Conçu par Rafael et l’IAI, le Barak-8 est missile mer-air, capable d’intercepter toute sorte de projectible dans un rayon de 70 kilomètres : drones, avions de chasse et roquettes. Depuis 2005, il est opérationnel dans la marine indienne.


Fruit d’un programme entamé dans les années 80, le système Arrow (connu sous l’appellation « Hetz » en hébreu) en est aujourd’hui à sa troisième phase de développement. C’est néanmoins le Arrow 2 qui équipe actuellement l’armée de l’air indienne.


Le missile est en mesure de contrer simultanément 14 missiles dans un rayon de 50 à 90 kilomètres. Il est commandé au sol par un centre de gestion réseau-centrique (baptisé « citron doré »), véritablement unique au monde. Le missile intercepteur utilise un détonateur de proximité à guidage terminal pour détruire des cibles situées à 40 kilomètres d’altitude.


Inde-Israël : des partenaires de premier plan


Au début des années 90, l’Inde a développé une étroite coopération militaire et sécuritaire avec l’Etat hébreu, tournant ainsi la page sur des décennies de méfiance mutuelle. Abandonnant sa position de pays non aligné au moment de la chute du bloc de l’Est, New Delhi a rapidement fait appel à l’armée israélienne pour solutionner ses problèmes avec le Pakistan, notamment au Cachemire en matière de lutte anti-terroriste.


Depuis mars 2009, Israël constitue désormais le premier fournisseur d’armes de l’Inde devant la Russie. Le dernier contrat d’armements signé entre New Delhi et Jérusalem a rapporté 1,5 milliard de dollars à l’IAI. Il s’agit de la vente du système de défense antimissile « Barak 8».


En une quinzaine d’années, Israël a ainsi fourni à l’Inde pour près de 9 milliards de dollars d’équipements militaires. Depuis des attentats de Bombay en novembre 2008, le gouvernement indien ne rencontre plus la même opposition de la part d’une frange de sa population musulmane et des parties de gauche qui sont habituellement opposés à un rapprochement stratégique avec l’Etat hébreu.


Récemment, des projets israélo-indiens ont été lancés dans le domaine de la surveillance navale et aérienne. En août 2008, le développement d’une version améliorée du système de missiles sol-air Spyder d’IAI et Rafael a été approuvé par le ministère indien de la Défense.

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12 octobre 2011 3 12 /10 /octobre /2011 07:40



11 Octobre 2011 par Jean-Dominique Merchet


Lors de son audition devant la commission de la défense de l'Assemblée nationale, le 4 octobre, le ministre de la Défense a donné des précisions sur les munitions utilisées par les armées françaises durant la campagne de Libye.  "Les avions ont largué 950 bombes et tiré 240 missiles air-sol, dont 15 SCALP et 225 A2SM. Les hélicoptères ont lancé 431 missiles HOT dont notre armée est dotée depuis des années. Des frappes à terre ont également été délivrées par des bâtiments de la marine, soit 3 000 obus de 100 et 78 millimètres". Il convient d'ajouter les obus tirés par les hélicoptères de combat dont le chiffre n'est pas précisé.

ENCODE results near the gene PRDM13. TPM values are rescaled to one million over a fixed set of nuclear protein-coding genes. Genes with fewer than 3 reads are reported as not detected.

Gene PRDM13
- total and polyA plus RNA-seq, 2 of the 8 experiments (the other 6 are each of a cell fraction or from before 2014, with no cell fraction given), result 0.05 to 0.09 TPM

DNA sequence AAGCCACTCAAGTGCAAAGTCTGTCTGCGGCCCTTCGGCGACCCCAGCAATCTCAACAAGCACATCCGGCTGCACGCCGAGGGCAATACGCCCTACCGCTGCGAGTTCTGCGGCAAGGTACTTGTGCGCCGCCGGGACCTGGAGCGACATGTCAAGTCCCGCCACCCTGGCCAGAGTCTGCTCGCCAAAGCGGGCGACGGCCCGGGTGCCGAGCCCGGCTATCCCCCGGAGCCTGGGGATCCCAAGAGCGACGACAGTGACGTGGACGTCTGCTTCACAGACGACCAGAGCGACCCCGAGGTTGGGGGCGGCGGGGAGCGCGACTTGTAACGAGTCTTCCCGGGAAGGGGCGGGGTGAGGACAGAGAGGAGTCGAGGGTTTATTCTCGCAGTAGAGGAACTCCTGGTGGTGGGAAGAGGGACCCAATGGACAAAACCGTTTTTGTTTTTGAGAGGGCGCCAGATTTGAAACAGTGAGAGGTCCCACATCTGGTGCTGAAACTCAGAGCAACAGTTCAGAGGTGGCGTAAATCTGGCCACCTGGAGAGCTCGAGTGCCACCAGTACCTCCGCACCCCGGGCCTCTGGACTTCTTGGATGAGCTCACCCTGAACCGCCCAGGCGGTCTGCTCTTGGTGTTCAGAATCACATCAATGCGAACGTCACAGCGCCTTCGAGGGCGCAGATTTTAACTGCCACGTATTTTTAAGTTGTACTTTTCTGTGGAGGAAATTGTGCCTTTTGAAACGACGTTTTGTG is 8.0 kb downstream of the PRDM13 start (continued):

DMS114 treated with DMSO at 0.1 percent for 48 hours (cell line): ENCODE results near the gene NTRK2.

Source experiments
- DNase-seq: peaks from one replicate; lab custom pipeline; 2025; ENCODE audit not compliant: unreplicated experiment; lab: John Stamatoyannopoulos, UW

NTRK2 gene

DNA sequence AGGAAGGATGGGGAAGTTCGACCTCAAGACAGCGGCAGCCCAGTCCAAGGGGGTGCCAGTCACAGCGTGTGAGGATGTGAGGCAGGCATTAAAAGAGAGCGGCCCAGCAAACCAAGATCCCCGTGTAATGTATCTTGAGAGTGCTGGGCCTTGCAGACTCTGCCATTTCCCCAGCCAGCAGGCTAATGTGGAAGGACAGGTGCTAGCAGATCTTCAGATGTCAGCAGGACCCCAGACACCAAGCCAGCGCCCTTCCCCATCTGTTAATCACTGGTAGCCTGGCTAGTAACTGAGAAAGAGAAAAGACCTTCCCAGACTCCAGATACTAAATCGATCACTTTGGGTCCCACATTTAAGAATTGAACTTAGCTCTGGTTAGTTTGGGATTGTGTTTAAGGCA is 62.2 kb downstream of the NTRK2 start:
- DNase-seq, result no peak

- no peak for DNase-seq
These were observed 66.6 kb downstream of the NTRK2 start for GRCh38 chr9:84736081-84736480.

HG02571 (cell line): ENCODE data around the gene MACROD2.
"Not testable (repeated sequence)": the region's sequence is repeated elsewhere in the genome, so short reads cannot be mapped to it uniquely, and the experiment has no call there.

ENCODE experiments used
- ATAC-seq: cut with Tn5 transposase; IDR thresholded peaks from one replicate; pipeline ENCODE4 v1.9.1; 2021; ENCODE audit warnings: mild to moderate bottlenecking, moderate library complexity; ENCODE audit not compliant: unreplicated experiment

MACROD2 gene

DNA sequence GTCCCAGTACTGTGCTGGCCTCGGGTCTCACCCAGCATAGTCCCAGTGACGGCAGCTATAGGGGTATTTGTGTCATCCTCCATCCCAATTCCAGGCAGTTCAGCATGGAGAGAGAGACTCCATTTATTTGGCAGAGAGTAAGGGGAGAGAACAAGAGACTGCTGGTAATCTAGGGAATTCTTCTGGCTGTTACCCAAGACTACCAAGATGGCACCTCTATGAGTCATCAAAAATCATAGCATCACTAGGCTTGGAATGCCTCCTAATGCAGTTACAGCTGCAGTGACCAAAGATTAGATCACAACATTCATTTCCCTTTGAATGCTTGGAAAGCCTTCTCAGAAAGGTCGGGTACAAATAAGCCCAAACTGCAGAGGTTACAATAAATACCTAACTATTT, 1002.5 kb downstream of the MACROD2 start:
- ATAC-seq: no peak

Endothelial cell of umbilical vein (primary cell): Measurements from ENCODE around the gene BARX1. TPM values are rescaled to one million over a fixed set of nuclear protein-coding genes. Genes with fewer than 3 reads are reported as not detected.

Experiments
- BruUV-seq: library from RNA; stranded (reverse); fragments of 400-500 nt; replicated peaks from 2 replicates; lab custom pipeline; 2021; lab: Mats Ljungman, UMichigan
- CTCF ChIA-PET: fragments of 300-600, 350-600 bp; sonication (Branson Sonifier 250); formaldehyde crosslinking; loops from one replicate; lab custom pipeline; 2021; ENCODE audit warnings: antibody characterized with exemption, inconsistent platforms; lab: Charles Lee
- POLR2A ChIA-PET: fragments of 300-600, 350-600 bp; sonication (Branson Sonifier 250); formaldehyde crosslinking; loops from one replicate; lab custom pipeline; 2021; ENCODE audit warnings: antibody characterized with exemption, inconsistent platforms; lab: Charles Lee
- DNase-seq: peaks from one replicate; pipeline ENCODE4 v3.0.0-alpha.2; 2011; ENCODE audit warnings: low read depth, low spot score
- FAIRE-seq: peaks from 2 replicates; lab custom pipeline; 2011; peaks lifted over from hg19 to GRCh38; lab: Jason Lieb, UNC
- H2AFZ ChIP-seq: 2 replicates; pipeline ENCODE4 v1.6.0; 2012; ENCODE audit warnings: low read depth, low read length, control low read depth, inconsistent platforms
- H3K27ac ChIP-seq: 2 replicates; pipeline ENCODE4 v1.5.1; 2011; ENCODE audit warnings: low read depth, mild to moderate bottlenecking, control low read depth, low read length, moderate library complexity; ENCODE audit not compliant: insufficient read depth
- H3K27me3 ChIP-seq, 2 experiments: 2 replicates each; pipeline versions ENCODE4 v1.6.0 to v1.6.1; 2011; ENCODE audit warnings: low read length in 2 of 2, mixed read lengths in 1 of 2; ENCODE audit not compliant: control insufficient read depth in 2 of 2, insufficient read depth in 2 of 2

L’utilisation de ces munitions a respecté nos stocks, mais ils devront être recomplétés, a ajouté le ministre. Il n’y a pas de problème, sauf à ce que nous ayons rapidement besoin d’une grande quantité de munitions".

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7 octobre 2011 5 07 /10 /octobre /2011 12:15


source china-defense.blogspot.com


October 7, 2011: STRATEGY PAGE


China has put into service at least one battalion of its new HQ-16A anti-aircraft missiles. This is a land based version of the HQ-16 system used in ships (and fired from VLS (Vertical Launch System) containers. This system is a license built version of the Russian Buk M2 anti-aircraft missile systems. These are the latest version of the SAM-6 class missiles, which proved so effective in the 1973 Arab Israeli war.


The M2E missiles weigh 328 kg (720 pounds) and have a max range of 40 kilometers. The land based version has four missiles carried on a tracked vehicle. The target acquisition radar has a range of over 150 kilometers. The export version is called the LY-80. The system can hit targets as high as 10,000 meters (31,000 feet) and as low as a hundred meters (310 feet). The system is carried by an 8x8 truck that contains the radar behind the cab, and behind those are four shipping/firing containers for missiles. These containers are tilted back so that the missiles can be fired straight up, just as they are from VLS cells.


The HQ-16 naval version has the missiles fired out of a vertical storage/launch cell that is flush with the deck of the ship. This is a system pioneered by the United States. This is one reason China has developed new ship designs to replace the Russian ones it has been using for over half a century.



Planeman's impression - source china-defense.blogspot.com



source china-defense.blogspot.com